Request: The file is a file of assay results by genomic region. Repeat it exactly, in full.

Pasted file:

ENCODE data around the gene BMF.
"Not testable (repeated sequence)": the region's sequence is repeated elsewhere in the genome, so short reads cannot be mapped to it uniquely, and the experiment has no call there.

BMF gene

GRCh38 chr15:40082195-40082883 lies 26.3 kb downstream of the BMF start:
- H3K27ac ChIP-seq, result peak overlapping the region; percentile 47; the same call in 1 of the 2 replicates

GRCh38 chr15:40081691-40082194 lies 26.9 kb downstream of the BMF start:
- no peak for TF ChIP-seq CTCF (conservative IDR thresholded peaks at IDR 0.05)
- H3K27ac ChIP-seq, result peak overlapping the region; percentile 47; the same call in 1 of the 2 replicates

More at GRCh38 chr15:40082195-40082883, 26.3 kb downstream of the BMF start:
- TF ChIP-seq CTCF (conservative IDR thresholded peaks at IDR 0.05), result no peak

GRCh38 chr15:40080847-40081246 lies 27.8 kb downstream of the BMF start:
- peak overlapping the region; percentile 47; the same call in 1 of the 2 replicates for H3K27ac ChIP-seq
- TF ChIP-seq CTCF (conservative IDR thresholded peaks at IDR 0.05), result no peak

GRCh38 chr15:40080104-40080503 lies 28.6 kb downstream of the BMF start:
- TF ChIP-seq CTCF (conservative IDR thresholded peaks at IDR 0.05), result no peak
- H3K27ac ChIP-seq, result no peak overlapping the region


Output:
ENCODE data around the gene BMF.
"Not testable (repeated sequence)": the region's sequence is repeated elsewhere in the genome, so short reads cannot be mapped to it uniquely, and the experiment has no call there.

BMF gene

GRCh38 chr15:40082195-40082883 lies 26.3 kb downstream of the BMF start:
- H3K27ac ChIP-seq, result peak overlapping the region; percentile 47; the same call in 1 of the 2 replicates

GRCh38 chr15:40081691-40082194 lies 26.9 kb downstream of the BMF start:
- no peak for TF ChIP-seq CTCF (conservative IDR thresholded peaks at IDR 0.05)
- H3K27ac ChIP-seq, result peak overlapping the region; percentile 47; the same call in 1 of the 2 replicates

More at GRCh38 chr15:40082195-40082883, 26.3 kb downstream of the BMF start:
- TF ChIP-seq CTCF (conservative IDR thresholded peaks at IDR 0.05), result no peak

GRCh38 chr15:40080847-40081246 lies 27.8 kb downstream of the BMF start:
- peak overlapping the region; percentile 47; the same call in 1 of the 2 replicates for H3K27ac ChIP-seq
- TF ChIP-seq CTCF (conservative IDR thresholded peaks at IDR 0.05), result no peak

GRCh38 chr15:40080104-40080503 lies 28.6 kb downstream of the BMF start:
- TF ChIP-seq CTCF (conservative IDR thresholded peaks at IDR 0.05), result no peak
- H3K27ac ChIP-seq, result no peak overlapping the region